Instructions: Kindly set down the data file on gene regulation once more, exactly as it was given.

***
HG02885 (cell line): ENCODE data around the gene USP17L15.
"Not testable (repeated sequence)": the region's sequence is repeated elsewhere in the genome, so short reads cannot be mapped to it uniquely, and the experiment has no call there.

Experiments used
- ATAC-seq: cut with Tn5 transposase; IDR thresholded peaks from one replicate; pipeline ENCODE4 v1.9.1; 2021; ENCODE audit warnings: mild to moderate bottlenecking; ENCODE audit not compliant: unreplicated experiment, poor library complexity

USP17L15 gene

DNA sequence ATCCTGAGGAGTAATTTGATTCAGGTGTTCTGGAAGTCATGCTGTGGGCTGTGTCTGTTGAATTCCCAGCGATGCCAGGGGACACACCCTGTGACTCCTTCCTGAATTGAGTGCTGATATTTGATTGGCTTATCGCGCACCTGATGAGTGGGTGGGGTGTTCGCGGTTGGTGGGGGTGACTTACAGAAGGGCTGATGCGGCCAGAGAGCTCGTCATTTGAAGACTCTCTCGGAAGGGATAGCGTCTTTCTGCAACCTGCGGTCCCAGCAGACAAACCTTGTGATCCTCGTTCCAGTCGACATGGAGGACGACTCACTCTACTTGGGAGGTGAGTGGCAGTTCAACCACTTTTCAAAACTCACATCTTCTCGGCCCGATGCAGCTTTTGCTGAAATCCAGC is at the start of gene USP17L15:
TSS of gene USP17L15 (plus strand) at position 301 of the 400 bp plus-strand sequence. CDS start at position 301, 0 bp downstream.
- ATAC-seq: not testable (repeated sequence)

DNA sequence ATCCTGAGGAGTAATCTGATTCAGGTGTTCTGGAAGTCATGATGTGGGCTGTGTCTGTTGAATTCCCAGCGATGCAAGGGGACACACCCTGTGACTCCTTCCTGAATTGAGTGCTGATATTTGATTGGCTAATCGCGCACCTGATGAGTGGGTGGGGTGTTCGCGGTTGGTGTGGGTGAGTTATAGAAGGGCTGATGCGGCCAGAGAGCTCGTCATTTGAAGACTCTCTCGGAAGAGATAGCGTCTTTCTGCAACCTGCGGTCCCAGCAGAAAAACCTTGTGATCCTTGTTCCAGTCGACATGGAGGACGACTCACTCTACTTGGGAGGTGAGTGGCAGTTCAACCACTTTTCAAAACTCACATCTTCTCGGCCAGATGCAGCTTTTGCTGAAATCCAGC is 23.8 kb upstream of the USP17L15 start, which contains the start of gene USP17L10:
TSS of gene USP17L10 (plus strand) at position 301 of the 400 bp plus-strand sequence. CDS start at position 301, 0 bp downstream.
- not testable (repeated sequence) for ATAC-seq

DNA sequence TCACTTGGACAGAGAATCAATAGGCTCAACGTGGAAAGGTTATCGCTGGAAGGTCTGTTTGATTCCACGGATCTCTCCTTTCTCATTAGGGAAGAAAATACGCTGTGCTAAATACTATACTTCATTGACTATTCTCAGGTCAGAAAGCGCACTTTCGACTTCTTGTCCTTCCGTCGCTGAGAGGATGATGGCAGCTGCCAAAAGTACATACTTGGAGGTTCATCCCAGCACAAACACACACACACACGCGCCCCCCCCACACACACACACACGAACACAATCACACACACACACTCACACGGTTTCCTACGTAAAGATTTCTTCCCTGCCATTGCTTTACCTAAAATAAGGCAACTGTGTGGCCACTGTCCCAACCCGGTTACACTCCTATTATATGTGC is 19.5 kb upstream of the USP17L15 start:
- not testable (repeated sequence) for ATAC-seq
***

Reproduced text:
HG02885 (cell line): ENCODE data around the gene USP17L15.
"Not testable (repeated sequence)": the region's sequence is repeated elsewhere in the genome, so short reads cannot be mapped to it uniquely, and the experiment has no call there.

Experiments used
- ATAC-seq: cut with Tn5 transposase; IDR thresholded peaks from one replicate; pipeline ENCODE4 v1.9.1; 2021; ENCODE audit warnings: mild to moderate bottlenecking; ENCODE audit not compliant: unreplicated experiment, poor library complexity

USP17L15 gene

DNA sequence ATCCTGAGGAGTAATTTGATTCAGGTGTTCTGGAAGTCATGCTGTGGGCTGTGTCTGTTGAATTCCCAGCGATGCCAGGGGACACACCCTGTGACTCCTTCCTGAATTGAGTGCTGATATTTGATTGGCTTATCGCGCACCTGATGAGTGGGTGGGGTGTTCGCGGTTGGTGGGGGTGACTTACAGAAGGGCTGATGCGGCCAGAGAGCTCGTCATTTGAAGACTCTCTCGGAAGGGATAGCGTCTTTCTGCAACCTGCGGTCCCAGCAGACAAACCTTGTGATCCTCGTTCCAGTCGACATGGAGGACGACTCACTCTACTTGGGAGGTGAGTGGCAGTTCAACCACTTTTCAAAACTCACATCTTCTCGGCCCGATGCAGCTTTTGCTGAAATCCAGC is at the start of gene USP17L15:
TSS of gene USP17L15 (plus strand) at position 301 of the 400 bp plus-strand sequence. CDS start at position 301, 0 bp downstream.
- ATAC-seq: not testable (repeated sequence)

DNA sequence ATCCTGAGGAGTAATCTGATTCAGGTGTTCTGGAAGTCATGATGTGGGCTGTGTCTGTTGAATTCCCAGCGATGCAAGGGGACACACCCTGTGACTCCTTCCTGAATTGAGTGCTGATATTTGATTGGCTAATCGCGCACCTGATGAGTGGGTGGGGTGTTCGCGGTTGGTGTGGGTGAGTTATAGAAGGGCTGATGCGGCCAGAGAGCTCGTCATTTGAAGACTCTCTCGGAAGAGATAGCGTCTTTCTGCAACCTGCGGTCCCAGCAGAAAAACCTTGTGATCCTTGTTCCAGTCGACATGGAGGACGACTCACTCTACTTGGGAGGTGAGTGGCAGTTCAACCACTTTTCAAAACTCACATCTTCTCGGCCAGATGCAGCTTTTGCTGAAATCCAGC is 23.8 kb upstream of the USP17L15 start, which contains the start of gene USP17L10:
TSS of gene USP17L10 (plus strand) at position 301 of the 400 bp plus-strand sequence. CDS start at position 301, 0 bp downstream.
- not testable (repeated sequence) for ATAC-seq

DNA sequence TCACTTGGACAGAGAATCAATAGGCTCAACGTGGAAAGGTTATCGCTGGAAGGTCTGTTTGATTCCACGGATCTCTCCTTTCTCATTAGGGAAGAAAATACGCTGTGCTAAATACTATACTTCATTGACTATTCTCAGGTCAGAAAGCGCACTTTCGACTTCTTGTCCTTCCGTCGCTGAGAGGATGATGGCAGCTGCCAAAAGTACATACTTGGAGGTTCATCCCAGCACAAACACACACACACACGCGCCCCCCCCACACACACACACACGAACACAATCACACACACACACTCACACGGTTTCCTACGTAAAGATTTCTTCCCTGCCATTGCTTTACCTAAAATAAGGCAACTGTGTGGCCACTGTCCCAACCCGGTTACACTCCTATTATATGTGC is 19.5 kb upstream of the USP17L15 start:
- not testable (repeated sequence) for ATAC-seq